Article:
Oh and Bishop Baker said something about the Tridentine Mass, but he asked us not to repeat it.  So I won’t.  But I couldn’t resist joining the throngs of bloggers posting on that theme.   I can say that there was evidence of enthusiam for a wider use of the old rite among the attendees.  Hmmn, a Charismatic Tridentine Mass.  That is something I would definitely want to see.




A few other updates:  I got the bird feeder filled, finally, thanks to a fear of public shame if I didn’t.  Something is sprouting under the feeder, and it better not be sunflowers, because that would mean those birds are wasting my seeds.  Bad birds! Bad birds! No cookie!  Garden notes:  Some of the lantana is started to die off, I got a few nice cherry tomatoes, and a watermelon!  I had given up on the watermelon, and there it was.  Haven’t opened it yet to see whether it is any good.  Some kind of green is coming up from last year’s seed (self-sown), I think a mustard green.  Have not seen any peas poking out yet.  And LP’s math-u-see workbook arrived, so I will be able to conveniently hand her worksheets when she asks for them.   Got my phonics book, back, too, always a plus to have one of those around when teaching small children to read.


editing to fix some of the typos.  Also adding: Mr. SuperHusband took some photos of the green castle for which this blog (and our school) is named.  So one of these years I’ll post it in my avatar.  And wanted to add, prayers for my monitor will not be discouraged.  It keeps going out on me, despite a SuperRepair the other day.  Which means that once the SuperComputer goes back to work tommorrow, I might be computer-less.  Doesn’t bode well for my blogging.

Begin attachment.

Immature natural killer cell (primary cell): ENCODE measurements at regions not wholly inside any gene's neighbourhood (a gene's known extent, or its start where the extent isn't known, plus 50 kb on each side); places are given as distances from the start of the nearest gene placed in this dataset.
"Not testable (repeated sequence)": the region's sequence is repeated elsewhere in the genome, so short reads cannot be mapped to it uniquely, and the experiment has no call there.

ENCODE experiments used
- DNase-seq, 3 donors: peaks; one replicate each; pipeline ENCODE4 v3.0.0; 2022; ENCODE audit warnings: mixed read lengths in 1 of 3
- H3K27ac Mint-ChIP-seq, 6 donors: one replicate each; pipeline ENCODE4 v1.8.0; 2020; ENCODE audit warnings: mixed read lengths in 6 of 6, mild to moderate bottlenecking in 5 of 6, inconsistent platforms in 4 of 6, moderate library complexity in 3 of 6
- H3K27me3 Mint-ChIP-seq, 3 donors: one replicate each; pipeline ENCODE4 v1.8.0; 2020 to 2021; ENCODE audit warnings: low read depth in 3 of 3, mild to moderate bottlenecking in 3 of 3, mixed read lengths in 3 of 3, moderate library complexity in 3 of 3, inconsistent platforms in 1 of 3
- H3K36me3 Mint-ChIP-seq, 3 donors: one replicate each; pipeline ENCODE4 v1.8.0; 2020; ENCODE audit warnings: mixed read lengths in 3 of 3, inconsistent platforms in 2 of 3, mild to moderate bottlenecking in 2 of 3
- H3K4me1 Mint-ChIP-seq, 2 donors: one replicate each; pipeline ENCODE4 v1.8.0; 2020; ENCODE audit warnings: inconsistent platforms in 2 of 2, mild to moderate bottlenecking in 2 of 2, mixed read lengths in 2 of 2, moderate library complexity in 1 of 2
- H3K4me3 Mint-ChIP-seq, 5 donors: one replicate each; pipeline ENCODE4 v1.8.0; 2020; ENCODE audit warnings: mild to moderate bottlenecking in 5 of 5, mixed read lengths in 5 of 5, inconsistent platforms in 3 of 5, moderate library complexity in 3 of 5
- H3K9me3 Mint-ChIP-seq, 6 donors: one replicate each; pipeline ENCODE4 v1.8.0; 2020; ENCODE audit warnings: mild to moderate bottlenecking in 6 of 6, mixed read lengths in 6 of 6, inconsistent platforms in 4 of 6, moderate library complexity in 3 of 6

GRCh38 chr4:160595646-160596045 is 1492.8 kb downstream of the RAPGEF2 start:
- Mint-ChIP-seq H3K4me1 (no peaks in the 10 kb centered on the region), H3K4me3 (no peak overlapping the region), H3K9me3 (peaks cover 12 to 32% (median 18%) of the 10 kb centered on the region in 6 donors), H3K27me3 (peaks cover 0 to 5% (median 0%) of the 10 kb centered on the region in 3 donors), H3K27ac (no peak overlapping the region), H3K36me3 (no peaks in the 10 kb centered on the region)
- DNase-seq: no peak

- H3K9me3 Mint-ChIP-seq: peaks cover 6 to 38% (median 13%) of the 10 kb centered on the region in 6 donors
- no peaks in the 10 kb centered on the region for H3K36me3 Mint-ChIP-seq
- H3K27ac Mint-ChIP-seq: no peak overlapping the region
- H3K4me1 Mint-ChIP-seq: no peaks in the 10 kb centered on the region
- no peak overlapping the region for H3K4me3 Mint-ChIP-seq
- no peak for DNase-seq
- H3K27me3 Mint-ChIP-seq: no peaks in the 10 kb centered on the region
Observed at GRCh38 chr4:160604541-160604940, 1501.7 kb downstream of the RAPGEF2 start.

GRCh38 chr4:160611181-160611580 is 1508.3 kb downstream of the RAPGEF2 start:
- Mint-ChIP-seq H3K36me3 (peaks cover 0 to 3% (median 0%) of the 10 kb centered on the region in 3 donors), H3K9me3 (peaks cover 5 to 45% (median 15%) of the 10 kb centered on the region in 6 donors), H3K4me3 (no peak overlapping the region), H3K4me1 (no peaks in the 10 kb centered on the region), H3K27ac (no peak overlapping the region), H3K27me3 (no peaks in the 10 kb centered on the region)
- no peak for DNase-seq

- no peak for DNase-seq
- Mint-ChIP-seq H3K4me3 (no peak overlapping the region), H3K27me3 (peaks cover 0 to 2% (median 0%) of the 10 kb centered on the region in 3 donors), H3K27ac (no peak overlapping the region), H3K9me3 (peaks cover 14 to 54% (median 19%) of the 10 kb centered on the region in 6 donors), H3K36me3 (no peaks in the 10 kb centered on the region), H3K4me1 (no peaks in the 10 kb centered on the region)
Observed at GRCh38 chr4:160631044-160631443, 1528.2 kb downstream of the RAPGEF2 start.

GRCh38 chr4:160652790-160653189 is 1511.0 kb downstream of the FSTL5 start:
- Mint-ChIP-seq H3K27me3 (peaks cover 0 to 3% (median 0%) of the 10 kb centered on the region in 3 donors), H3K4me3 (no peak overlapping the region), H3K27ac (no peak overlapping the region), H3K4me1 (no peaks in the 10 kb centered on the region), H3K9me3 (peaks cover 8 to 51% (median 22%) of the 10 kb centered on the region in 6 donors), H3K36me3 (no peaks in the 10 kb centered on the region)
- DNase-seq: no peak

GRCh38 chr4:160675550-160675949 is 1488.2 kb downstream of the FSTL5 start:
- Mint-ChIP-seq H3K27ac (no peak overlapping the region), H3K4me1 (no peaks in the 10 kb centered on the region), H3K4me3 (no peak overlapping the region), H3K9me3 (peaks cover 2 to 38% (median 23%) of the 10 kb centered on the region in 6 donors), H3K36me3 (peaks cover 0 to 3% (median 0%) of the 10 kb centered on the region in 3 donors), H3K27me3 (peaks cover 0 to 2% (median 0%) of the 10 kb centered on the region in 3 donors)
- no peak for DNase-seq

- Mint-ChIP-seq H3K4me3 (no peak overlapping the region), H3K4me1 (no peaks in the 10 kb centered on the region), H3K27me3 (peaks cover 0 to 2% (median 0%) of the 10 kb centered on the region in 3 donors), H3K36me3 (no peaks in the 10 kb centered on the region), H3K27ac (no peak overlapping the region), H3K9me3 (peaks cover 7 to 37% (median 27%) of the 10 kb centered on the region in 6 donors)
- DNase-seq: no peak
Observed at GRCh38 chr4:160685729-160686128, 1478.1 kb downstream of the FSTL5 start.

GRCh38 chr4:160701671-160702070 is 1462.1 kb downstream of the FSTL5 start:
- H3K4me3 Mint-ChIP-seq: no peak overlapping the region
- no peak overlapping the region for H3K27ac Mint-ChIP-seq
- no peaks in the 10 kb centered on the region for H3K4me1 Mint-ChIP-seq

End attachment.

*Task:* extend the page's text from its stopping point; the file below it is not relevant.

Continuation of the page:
*One time while were traveling, Mr. SuperHusband and I attended one of Those masses.  The type that makes liturgical reformers want to have the rubrics pasted on billboards and bumper stickers in order to teach people that really, there is a better way, and it is right here before us.  Mr. SuperHusband, the evangelical, turned to me at That Mass, and asked in genuine doubt, "Are you sure this is a Catholic church?"  That experience helped me understand what the Big Deal was with liturgical reform.  But really, this was a fine mass today.  At least for someone who teaches her children songs from musicals, and all that.  Plus there wasn’t a pipe organ in the school gym, what were we supposed to do?  Oh I know, chant.  But there was chanting, too.  Good chanting.  The bishop did it.





(Well, really I think all the ages are the best.)


Our Little Princess has dance photos today.  As she was getting dressed she informed me, “I'm going to do a ballet potion for my picture”, and then showed me toes pointed and arms up in a nice circle.  Must be what they mean when they talk about dance being magical.  First potion, second potion . . .